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Blood Clot in Your Lung

author image Chad Stone
Chad Stone is a medical scientist based in the Pacific Northwest. Since 2003, Dr. Stone has has published high-profile articles on the molecular mechanisms of cardiovascular disease and cancer in journals such as Blood and the Journal of the American Heart Association. Dr. Stone is a specialist in blood biology as well as cancers of breast, colon, kidney and other tissues.
Blood Clot in Your Lung
Man having chest pain holding his chest Photo Credit mangostock/iStock/Getty Images

Your blood's ability to form clots can save your life if you're bleeding. But when clots form inside your veins and circulate to your lungs, you may be faced with a life-threatening situation. This type of blood clot -- known as a pulmonary embolism, or PE -- can affect people of all ages. Knowing the signs, symptoms and risk factors for a PE is important because early diagnosis and treatment greatly improve the chance for recovery from this serious condition.

Origin of Lung Clots

A lung blood clot usually begins elsewhere in the body, typically as a clot in the deep leg veins, known as a deep venous thrombosis, or DVT. When DVTs form, they sometimes break apart into smaller pieces and travel through the circulation to arteries in the lungs. DVTs involving veins at or above the knee are more likely to give rise to a PE than those in the calf. When clot pieces from a DVT lodge in the arteries of the lungs, they block blood flow. This blockage can interfere with the lungs' ability to transfer fresh oxygen to the blood, leading to breathing difficulties and problems with other organs in the body that need oxygen to function normally.

Signs and Symptoms

PEs that cause a significant decrease in blood flow through the lungs can affect the function of both the lungs and the heart. The blockage interferes with oxygen uptake by the lungs and causes a backup of blood in the heart. These problems cause symptoms such as shortness of breath, chest pain and cough. The severity of PE symptoms generally increases with the size of the clot in your lungs. In extreme cases, a large PE can quickly bring on severe shortness of breath, rapid breathing, a racing heart rate, dizziness, confusion and possible collapse into unconsciousness within minutes. At the other end of the spectrum, small PEs can occur without symptoms and may only be detected incidentally.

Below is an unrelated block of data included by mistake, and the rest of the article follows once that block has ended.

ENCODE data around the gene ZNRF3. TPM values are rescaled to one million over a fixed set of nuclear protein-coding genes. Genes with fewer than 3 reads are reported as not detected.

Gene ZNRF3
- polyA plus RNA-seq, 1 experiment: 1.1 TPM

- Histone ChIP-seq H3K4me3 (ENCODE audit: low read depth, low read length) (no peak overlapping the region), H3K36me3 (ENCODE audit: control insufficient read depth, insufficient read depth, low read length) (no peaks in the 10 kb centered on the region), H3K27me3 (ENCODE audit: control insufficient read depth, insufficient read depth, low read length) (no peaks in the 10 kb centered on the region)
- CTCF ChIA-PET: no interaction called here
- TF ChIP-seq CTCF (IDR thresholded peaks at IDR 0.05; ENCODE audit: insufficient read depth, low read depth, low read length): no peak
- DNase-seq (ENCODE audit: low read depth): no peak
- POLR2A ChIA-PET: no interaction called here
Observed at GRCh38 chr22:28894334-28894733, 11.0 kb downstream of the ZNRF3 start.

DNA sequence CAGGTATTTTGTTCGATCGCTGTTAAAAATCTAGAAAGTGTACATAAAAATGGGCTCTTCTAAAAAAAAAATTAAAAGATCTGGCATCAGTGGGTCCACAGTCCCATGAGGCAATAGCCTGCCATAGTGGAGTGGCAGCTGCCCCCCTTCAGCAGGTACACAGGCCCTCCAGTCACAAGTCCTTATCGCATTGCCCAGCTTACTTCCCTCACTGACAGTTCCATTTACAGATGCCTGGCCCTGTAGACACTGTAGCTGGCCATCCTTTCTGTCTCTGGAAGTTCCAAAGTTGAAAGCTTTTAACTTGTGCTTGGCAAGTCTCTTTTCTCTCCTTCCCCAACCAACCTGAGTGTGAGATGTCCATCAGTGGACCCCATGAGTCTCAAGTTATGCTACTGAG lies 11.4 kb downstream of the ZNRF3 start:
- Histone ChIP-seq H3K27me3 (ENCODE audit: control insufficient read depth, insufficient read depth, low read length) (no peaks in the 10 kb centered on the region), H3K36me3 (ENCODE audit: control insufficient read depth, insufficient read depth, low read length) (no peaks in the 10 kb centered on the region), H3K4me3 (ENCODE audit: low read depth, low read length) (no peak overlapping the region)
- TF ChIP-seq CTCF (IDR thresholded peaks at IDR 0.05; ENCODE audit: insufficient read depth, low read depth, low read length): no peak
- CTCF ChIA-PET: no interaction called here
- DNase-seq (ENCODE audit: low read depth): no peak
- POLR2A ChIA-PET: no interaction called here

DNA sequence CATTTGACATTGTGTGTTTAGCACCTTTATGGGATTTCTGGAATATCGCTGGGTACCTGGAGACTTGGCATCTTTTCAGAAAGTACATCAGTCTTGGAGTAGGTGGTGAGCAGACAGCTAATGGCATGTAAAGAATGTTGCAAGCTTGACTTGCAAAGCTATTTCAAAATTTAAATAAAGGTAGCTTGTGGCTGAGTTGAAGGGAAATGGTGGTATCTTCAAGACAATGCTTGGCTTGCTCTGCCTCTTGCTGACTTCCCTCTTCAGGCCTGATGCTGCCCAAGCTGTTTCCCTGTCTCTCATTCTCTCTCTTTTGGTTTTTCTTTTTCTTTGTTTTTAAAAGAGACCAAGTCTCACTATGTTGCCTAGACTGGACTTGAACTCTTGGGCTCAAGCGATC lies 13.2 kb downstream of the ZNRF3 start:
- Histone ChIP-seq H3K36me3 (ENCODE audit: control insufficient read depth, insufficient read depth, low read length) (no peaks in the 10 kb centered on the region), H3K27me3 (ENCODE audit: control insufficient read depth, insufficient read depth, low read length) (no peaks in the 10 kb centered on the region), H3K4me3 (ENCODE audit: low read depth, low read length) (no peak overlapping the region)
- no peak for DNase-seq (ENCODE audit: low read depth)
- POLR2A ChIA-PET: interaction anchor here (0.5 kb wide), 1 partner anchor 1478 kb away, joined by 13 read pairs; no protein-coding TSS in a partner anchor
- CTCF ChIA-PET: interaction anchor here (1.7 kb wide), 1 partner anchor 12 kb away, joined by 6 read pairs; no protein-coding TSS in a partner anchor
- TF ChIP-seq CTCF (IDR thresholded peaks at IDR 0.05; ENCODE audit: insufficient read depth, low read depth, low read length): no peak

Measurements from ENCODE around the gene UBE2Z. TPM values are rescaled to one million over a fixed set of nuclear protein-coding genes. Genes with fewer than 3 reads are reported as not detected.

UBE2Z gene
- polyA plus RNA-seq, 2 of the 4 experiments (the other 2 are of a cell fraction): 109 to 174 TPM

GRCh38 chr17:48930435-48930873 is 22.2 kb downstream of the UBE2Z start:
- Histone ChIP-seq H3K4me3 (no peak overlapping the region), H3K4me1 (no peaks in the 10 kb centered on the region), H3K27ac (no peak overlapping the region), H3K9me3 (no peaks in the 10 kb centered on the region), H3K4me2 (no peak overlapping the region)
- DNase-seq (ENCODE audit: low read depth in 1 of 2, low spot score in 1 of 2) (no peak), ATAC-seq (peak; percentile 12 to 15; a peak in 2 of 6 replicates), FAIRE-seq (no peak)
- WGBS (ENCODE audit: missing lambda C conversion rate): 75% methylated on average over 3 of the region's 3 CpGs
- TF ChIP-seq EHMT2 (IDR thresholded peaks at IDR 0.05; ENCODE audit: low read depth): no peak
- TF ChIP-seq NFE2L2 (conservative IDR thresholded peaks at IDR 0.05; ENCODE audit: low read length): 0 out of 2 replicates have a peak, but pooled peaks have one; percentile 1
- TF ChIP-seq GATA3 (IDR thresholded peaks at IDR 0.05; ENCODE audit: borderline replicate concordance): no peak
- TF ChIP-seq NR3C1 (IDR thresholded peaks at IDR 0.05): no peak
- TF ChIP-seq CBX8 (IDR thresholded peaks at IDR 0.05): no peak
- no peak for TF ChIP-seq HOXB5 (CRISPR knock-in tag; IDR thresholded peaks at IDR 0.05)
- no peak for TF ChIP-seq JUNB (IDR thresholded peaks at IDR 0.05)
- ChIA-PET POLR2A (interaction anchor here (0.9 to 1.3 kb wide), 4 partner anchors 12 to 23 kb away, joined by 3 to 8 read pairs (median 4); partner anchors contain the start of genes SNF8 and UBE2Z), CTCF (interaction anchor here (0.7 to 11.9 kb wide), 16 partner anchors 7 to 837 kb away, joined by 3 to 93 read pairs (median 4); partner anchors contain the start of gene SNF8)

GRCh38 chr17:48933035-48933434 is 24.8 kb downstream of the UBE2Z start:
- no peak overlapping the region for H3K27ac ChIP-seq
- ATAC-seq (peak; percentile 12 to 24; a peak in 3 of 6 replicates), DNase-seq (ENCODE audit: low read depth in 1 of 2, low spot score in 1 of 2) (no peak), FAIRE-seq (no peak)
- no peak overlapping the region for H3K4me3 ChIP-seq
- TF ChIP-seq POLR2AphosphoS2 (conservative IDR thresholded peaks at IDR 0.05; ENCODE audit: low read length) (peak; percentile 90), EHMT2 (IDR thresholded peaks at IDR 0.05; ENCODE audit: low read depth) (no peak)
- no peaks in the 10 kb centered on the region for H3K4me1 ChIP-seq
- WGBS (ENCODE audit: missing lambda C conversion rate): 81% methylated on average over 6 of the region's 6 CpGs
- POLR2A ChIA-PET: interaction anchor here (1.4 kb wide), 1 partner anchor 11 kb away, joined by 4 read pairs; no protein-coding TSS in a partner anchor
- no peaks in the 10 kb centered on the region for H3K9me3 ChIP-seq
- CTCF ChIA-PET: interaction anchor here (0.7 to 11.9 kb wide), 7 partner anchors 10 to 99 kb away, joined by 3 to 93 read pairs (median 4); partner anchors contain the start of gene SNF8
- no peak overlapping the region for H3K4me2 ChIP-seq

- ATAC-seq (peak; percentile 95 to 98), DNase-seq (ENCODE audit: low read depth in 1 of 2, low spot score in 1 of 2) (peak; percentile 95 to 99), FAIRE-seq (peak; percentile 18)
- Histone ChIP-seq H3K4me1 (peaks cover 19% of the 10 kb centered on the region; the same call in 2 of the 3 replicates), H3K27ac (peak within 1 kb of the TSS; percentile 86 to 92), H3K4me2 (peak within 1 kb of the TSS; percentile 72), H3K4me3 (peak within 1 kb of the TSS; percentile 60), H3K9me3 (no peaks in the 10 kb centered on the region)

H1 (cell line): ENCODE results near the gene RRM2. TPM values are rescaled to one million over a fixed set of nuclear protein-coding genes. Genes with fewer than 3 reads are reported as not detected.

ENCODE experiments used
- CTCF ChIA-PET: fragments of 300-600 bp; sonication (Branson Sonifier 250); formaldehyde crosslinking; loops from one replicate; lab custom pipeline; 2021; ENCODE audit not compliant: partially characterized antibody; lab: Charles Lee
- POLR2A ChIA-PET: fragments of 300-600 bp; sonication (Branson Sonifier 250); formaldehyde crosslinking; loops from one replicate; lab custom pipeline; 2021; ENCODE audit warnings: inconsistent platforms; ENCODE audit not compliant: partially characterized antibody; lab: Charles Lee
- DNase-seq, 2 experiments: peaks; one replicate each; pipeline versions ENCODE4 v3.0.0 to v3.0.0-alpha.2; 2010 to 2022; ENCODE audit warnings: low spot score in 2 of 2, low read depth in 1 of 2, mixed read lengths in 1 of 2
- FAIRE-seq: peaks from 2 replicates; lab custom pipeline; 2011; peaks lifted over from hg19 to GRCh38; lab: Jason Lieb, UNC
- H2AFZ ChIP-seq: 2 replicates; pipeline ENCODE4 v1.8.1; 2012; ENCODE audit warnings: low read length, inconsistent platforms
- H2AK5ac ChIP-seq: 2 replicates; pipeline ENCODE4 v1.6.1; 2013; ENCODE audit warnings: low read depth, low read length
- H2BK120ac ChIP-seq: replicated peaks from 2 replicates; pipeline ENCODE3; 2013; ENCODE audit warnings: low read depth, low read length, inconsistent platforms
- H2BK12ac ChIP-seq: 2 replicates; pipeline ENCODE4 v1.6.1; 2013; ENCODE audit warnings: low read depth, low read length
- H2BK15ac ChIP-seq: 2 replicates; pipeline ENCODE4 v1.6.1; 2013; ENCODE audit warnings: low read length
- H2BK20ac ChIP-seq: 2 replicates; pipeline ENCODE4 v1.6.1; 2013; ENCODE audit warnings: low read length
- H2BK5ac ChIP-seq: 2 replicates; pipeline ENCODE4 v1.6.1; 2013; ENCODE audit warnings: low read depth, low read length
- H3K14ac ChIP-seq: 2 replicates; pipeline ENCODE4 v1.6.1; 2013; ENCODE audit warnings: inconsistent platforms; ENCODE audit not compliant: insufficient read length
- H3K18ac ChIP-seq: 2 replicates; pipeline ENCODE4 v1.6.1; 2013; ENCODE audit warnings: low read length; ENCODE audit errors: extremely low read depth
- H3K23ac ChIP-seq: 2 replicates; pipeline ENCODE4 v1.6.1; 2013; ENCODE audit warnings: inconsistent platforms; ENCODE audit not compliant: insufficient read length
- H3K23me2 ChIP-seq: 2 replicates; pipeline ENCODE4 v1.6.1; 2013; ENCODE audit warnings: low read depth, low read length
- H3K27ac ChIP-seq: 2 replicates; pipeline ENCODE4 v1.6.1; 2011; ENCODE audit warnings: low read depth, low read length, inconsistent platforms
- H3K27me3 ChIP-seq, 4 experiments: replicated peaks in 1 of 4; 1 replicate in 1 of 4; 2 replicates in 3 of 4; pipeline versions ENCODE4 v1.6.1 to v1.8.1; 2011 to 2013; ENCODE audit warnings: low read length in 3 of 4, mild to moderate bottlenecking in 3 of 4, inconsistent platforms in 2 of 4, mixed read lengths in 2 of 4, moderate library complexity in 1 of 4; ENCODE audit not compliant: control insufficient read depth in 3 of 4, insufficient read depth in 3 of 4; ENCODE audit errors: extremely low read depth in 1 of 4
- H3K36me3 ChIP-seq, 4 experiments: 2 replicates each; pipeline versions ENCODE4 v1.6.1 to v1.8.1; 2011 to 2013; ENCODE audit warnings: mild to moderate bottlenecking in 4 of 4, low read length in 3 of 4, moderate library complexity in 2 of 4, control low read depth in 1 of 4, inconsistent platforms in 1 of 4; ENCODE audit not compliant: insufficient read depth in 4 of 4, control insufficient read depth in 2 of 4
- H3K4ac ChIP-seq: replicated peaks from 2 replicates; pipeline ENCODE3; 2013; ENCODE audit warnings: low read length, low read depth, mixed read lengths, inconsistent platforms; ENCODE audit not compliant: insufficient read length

Risks Factors

The risk for PE increases with age, and most people who develop a lung clot are older than 60. Inactivity is also a risk factor, such as being bedridden or sitting for long periods while driving or on a plane. Obesity, cancer, heart failure and recent injury or surgery -- especially involving the legs or hips -- also increase the risk for PE. Weaker risk factors for PE include pregnancy, childbirth, smoking and use of some hormone medications. A tendency to form DVTs and PEs can also run in families.

Treatments for Pulmonary Embolism

Treatment for a PE typically includes blood thinners, called anticoagulants. These medicines stop lung clots from getting larger and prevent new ones from forming. A large lung clot might be treated with a "clot-busting" medicine to dissolve it or a procedure to remove it. Treatments are also given to control negative effects of a PE on the heart and to stabilize breathing. In more severe cases, a small filter is sometimes placed into a large vein to prevent more blood clots from traveling to the lungs.

Warnings and Precautions

If you experience symptoms of a lung blood clot, it is important to seek emergency care immediately, especially if you have risk factors for PE development. Left untreated, lung blood clots can cause death. However, treatments for PE are very effective in preventing death when given in a timely manner. Also see your doctor as soon as possible if you have signs or symptoms of a DVT, such as sudden swelling, tenderness and/or aching in one leg. Treatment of a high-risk DVT is important to reduce the chance of a lung clot.

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